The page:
Bringing members of the healthcare team together in a simulated environment enables ‘team training’ to explore communication, decision-making, judgement and leadership skills.30 Although potentially resource heavy, this has been shown to be a feasible and instructive technique for teams such as those involved in the operating room, delivery suites and intensive care units.31 Indeed, a few centres have now begun to use ‘in situ simulation,’ which brings the real team to the real environment but with a computerised manikin as the patient. Hunt et al report improved individual and team response in acute and ambulatory care settings following in situ simulation.32 Crisis scenarios can be played out with extensive debriefing performed on an individual and team basis.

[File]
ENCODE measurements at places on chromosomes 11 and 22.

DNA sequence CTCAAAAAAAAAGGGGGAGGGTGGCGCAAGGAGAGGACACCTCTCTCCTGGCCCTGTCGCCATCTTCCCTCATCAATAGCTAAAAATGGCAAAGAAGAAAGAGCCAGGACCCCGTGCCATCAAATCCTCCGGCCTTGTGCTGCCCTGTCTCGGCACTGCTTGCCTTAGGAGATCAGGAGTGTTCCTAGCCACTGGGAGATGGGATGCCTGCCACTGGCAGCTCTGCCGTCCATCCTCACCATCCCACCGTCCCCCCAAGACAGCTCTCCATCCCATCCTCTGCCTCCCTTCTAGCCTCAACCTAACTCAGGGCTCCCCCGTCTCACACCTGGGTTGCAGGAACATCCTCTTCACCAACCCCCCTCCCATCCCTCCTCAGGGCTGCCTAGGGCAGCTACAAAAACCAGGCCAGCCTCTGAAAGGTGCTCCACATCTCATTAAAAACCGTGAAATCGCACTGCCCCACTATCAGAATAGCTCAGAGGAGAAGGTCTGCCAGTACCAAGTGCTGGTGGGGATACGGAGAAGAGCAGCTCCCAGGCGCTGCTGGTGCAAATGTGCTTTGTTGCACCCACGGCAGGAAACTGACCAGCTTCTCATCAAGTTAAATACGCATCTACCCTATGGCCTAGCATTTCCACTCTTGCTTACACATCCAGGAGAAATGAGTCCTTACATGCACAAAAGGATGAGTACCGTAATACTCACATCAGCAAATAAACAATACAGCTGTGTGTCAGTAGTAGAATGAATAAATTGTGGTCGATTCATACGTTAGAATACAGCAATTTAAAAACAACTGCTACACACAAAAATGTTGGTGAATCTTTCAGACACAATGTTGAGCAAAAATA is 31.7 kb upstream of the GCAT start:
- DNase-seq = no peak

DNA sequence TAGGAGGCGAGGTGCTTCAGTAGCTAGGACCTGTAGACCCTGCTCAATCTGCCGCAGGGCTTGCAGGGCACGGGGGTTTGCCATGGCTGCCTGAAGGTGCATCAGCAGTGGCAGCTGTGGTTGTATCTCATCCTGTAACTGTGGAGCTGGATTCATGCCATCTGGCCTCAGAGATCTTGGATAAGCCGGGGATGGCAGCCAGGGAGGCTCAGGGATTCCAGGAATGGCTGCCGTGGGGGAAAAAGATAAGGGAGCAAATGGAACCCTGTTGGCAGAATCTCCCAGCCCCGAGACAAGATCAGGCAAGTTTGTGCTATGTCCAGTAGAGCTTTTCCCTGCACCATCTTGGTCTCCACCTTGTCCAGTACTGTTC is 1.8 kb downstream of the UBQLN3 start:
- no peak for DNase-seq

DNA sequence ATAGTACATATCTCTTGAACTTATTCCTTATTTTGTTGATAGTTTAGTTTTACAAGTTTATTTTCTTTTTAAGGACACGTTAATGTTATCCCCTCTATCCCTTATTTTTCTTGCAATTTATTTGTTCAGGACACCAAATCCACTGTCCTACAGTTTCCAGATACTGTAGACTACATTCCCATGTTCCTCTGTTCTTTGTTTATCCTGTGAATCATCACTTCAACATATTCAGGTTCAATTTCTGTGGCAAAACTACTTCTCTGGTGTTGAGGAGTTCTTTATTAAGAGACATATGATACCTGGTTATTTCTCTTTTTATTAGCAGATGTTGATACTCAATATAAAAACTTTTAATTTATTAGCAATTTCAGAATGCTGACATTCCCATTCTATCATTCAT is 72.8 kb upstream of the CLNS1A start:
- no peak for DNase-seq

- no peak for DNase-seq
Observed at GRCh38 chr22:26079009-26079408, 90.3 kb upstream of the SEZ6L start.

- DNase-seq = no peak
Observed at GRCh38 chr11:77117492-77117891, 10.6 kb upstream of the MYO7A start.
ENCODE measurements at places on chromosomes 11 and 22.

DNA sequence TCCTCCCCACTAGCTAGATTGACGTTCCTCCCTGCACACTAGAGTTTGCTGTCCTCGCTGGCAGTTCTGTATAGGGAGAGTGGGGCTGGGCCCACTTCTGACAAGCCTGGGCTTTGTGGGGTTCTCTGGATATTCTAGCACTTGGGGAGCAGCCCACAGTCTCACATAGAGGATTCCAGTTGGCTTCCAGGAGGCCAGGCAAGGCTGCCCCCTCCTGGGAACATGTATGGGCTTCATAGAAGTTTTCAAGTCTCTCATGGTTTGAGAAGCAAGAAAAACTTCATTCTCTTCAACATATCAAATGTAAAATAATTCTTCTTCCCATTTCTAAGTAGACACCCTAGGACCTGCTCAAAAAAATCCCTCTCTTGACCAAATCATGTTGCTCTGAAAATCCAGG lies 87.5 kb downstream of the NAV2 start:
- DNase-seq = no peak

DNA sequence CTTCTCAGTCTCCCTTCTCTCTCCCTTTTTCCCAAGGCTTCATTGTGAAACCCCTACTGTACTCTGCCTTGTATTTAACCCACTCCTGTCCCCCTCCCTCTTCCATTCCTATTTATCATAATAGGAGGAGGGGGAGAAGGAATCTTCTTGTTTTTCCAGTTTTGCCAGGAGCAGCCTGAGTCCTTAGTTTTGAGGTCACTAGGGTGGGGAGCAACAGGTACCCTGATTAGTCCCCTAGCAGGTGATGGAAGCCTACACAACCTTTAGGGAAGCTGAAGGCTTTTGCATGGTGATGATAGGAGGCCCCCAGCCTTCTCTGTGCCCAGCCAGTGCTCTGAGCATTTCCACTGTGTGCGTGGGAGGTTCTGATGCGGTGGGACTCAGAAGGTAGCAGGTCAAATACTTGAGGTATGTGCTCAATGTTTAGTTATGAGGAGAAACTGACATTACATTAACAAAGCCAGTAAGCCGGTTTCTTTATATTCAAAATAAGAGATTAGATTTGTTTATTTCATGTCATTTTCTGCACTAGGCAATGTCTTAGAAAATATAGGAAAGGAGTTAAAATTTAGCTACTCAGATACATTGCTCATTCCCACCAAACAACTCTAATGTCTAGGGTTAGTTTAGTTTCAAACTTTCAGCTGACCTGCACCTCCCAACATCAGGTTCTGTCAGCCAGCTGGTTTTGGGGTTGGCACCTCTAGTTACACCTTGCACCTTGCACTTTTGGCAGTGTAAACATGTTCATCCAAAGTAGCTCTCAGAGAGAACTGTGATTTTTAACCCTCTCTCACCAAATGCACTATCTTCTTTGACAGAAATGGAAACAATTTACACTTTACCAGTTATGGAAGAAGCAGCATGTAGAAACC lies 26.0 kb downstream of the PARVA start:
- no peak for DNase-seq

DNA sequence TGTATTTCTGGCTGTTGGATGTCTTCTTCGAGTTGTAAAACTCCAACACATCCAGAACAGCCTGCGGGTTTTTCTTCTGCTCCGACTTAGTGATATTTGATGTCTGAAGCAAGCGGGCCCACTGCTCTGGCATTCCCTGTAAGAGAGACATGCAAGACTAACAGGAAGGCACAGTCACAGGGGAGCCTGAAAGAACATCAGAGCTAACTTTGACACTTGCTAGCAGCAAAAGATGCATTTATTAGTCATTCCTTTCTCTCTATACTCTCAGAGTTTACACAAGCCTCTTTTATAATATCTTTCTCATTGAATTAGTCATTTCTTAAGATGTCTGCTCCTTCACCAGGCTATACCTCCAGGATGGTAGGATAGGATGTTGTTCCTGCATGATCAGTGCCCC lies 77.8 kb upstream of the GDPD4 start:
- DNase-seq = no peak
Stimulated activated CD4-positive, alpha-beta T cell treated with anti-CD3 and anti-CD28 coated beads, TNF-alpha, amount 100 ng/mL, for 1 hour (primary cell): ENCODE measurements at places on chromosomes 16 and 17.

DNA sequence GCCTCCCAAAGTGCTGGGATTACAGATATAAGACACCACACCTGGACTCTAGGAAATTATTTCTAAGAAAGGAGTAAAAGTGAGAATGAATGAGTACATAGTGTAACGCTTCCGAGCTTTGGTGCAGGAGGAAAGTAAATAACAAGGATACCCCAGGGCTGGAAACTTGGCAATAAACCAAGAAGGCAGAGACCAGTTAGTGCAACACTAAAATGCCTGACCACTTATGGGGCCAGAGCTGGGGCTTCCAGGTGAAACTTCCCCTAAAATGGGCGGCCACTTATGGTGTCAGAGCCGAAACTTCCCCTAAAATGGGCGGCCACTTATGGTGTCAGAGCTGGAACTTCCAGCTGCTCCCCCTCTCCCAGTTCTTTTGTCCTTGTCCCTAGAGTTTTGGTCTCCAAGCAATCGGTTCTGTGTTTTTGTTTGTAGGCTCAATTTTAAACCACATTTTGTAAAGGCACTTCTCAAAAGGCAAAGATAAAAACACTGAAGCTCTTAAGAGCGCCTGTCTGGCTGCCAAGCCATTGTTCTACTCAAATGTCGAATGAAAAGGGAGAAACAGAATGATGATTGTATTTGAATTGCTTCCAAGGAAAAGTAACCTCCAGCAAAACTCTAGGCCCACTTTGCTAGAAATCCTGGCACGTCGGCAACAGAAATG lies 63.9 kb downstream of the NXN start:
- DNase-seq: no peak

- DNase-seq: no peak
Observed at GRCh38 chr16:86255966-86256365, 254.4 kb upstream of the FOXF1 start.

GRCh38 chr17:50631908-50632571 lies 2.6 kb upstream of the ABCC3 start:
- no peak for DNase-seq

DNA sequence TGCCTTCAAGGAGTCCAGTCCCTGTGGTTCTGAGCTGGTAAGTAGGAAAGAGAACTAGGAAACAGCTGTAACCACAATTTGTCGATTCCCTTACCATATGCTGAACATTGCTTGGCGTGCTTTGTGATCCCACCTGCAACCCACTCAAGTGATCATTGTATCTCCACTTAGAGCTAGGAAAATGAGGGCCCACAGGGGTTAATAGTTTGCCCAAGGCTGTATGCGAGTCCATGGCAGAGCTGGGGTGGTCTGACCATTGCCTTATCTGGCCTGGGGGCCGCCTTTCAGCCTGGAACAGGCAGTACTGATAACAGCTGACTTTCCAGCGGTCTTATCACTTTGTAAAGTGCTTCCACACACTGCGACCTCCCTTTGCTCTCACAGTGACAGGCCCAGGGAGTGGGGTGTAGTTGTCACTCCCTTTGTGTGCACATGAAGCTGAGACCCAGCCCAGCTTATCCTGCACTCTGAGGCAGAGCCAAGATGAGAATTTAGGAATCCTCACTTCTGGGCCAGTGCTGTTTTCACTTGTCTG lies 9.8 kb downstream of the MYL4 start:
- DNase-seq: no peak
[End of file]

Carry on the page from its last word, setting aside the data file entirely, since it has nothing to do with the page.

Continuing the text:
Although the airline industry is the commonly cited frame of reference for medical simulation, it is important to think of other high-reliability industries such as oil, military and nuclear that are safety aware and simulation-savvy. Training in the armed forces includes regular simulation exercises for potential future conflicts, in order to achieve the desired aim with casualties kept to a minimum. Only when recruits have passed the numerous simulation exercises will they be allowed to participate in real conflict. There are increasing efforts to translate lessons learnt in these environments to the healthcare industry. Efforts include the creation of screen-based virtual hospitals and health systems, as well as ‘serious’ gaming initiatives.33